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  • Christine Harte

Finding Queen Victoria for Talking Deads

My first task was to read the piece to make myself aware of the content and rhythm. The monologue immediately threw up possibilities as well as challenges; how was I going to do justice to my performance of Queen Victoria as well as perform her mimicking Charles Dickens and her ministers.


Whilst speaking the majority of the lines straight ahead to camera to an invisible audience, Victoria also needed to address a non-existent maid and prime minister just off to the side. Complex changes were required to make the transitions appear smooth and real, (that I was really speaking to them), not an easy process and something that required significant preparation.


I then spent time researching the character of Queen Victoria, not in too much depth but enough to give me a flavour of her, the real person, which also allowed me to consider how she might move and address her subjects, maid and prime minister. I personally like to read a piece several times to pick up any clues or ideas as to how I’ll perform it, being careful not to make absolute decisions in order that I can change things as I go along – I like to keep an open mind in case I have misinterpreted something or a better idea hits a little later in the process. It is too easy to read it once or twice, come to conclusions and miss subtle intricacies. It was important for me to get a grasp of the words and how they flowed as sentence. As it’s a one woman piece the only person who could impact on it was me!


Feeling the flow of the piece was important to me too. Reading it many times, not out loud but to myself, helped me find words or phrases that I was hesitant over and needed to approach again and maybe in a different way. In reading through it many times natural pauses revealed themselves as did the opportunities where I could change the pace and the mood. Like most, if not all actors, I was keen that my performance was interesting and would hold an audience. Being dull and monotone is important at times but not with this piece. Reading it also revealed the significant amount of humour in the piece. I followed my gut feelings and went to town exploring and experimenting in my characterisation and tone, really pushing to the extremes. (You can always pull it back at a later date).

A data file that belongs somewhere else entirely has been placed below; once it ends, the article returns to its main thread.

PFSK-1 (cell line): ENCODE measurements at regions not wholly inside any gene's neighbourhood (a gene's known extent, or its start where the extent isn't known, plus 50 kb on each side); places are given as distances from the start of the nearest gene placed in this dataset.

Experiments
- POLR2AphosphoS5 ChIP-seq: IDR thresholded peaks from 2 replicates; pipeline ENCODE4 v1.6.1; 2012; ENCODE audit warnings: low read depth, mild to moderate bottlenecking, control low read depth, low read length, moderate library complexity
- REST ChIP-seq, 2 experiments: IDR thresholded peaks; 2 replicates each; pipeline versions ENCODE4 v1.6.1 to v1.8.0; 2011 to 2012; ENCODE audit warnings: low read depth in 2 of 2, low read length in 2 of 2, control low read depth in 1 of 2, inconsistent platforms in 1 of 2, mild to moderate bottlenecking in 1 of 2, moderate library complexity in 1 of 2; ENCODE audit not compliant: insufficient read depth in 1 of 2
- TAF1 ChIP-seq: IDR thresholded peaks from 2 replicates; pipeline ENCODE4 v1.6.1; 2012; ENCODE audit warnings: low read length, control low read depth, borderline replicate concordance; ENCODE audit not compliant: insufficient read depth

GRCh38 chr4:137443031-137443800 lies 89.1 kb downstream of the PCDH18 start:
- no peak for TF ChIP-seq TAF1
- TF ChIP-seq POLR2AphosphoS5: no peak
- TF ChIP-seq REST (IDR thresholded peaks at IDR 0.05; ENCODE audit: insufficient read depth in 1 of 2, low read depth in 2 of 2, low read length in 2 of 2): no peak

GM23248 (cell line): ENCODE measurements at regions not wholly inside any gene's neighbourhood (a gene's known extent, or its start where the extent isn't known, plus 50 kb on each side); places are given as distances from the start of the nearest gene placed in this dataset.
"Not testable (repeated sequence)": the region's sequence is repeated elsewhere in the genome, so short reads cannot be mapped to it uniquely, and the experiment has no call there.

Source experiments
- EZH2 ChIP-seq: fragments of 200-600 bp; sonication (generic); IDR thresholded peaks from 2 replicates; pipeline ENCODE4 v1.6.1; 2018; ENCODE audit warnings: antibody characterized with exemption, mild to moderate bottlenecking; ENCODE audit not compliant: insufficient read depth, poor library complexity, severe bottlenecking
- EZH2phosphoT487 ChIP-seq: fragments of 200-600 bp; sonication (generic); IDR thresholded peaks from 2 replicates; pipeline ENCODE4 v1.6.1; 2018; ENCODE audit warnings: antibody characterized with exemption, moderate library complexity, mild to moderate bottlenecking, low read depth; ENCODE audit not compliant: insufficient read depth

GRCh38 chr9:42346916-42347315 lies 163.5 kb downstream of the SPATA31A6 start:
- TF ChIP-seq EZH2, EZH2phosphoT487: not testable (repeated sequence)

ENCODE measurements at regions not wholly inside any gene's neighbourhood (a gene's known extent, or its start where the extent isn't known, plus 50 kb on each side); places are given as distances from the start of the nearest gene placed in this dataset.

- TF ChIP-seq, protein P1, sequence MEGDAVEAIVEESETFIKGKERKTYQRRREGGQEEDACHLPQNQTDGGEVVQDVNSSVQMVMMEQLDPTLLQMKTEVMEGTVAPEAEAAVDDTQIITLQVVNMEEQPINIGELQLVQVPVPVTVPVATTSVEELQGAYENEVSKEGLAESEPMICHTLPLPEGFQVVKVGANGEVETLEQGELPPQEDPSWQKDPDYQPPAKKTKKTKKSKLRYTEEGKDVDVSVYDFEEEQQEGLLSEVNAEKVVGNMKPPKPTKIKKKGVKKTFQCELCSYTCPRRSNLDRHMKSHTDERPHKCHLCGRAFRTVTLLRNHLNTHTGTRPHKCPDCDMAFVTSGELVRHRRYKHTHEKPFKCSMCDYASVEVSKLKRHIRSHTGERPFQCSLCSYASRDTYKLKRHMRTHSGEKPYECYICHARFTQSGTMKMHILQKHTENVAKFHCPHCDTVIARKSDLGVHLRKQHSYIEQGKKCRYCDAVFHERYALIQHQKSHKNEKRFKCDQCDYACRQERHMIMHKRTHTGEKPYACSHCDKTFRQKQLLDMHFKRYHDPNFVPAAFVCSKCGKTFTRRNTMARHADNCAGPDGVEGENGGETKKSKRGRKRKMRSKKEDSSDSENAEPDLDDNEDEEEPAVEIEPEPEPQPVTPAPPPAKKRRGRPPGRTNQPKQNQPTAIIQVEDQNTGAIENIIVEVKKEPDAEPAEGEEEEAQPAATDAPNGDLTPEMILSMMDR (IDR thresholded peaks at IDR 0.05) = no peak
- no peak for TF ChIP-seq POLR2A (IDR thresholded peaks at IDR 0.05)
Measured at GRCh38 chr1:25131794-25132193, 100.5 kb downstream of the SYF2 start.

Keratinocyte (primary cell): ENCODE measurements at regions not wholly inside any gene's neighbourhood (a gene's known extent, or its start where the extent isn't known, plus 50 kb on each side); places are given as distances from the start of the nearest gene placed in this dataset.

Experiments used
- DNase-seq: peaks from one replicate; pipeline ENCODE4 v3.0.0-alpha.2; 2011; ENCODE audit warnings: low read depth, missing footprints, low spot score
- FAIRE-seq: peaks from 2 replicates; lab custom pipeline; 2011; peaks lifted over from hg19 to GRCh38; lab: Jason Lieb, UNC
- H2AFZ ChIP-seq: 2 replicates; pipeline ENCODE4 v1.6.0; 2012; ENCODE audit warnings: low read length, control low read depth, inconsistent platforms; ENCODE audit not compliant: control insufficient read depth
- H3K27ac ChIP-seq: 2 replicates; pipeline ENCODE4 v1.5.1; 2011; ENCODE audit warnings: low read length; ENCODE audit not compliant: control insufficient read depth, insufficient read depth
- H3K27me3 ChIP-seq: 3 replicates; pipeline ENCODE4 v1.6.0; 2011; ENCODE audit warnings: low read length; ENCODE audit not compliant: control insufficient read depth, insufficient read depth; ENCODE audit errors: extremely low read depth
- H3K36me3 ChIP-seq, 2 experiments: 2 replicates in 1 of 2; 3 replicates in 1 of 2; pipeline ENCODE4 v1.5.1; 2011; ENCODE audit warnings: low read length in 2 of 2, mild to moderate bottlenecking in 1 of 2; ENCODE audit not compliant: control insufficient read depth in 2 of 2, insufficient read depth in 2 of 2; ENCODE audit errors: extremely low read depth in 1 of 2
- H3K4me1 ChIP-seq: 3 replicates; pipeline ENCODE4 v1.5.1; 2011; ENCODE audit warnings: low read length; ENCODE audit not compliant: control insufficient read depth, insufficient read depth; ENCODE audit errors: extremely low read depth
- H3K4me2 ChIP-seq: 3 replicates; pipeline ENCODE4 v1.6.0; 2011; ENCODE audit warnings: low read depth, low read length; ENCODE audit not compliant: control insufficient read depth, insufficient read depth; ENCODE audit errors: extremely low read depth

I made the decision that Queen Victoria was required to be more of a caricature than a serious depiction of the real woman and making that decision enabled me to focus more on exaggerating to comic effect rather performing a truthful person. Then and only then was I ready to learn it.


Over the years I have tried many ways to do this, recording myself and playing it back often, learning a sentence at a time, learning it in silence or speaking the words out loud. The way I choose to learn lines that works best for me is to read two or three sentences in my head, repeat that three or four times then move on to the next two or three sentences. Then go back and read all 6 sentences before adding the next two or three sentences. Learning a role in a play I would do this for as many pages as I could then leave it for the day. The following day I start reciting from the beginning and never cease to be amazed by how much of the material has stuck. I then continue working through the lines until they are all done. Using this method and I was able to learn Lady Bracknell’s lines from ‘The Importance of Being Earnest’ in three days!


Queen Victoria took five days to learn and then many hours of refining the delivery and polishing the performance. Of course when your director comes to film you, you need to be prepared to change what you do as required. Nothing is ever set in stone. Hope you enjoyed ‘Empress Victoria!’



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